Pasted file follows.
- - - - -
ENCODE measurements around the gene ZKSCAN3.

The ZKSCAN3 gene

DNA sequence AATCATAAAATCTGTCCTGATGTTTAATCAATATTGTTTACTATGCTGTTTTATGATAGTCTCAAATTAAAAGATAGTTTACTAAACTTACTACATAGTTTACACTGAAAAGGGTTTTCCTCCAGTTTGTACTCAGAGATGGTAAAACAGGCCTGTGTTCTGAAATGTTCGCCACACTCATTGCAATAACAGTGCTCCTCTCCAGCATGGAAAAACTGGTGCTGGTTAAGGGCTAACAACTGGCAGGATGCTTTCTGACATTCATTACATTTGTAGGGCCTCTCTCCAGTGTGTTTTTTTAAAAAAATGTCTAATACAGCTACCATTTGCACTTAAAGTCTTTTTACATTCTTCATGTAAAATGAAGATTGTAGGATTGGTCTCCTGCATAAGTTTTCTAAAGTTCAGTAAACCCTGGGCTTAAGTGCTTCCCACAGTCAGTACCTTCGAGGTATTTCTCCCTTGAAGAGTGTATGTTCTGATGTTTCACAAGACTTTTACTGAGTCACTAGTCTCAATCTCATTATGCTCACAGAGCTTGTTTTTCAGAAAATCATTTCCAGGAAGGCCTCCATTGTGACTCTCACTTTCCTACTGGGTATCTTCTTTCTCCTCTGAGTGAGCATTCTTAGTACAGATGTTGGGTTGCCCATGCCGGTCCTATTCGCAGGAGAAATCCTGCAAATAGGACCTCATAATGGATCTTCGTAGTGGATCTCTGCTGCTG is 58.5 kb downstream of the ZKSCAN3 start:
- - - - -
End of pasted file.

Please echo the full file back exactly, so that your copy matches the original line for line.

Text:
ENCODE measurements around the gene ZKSCAN3.

The ZKSCAN3 gene

DNA sequence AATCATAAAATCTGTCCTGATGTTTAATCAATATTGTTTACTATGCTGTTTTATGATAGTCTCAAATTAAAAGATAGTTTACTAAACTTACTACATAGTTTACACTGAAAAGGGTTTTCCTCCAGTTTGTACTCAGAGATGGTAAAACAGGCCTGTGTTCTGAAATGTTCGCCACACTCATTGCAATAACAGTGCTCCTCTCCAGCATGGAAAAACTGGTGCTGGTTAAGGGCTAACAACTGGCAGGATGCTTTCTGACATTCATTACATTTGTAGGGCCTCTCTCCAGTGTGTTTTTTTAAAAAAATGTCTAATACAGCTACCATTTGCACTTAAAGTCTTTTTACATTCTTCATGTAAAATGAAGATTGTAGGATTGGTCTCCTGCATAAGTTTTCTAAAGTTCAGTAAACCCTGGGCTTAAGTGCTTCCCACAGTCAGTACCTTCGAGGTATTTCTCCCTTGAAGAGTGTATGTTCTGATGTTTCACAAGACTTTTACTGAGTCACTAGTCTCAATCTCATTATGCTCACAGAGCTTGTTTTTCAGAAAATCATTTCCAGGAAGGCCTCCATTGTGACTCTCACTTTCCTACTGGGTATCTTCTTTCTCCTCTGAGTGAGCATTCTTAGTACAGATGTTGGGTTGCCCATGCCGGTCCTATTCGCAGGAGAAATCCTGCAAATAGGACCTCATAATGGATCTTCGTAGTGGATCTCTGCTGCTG is 58.5 kb downstream of the ZKSCAN3 start: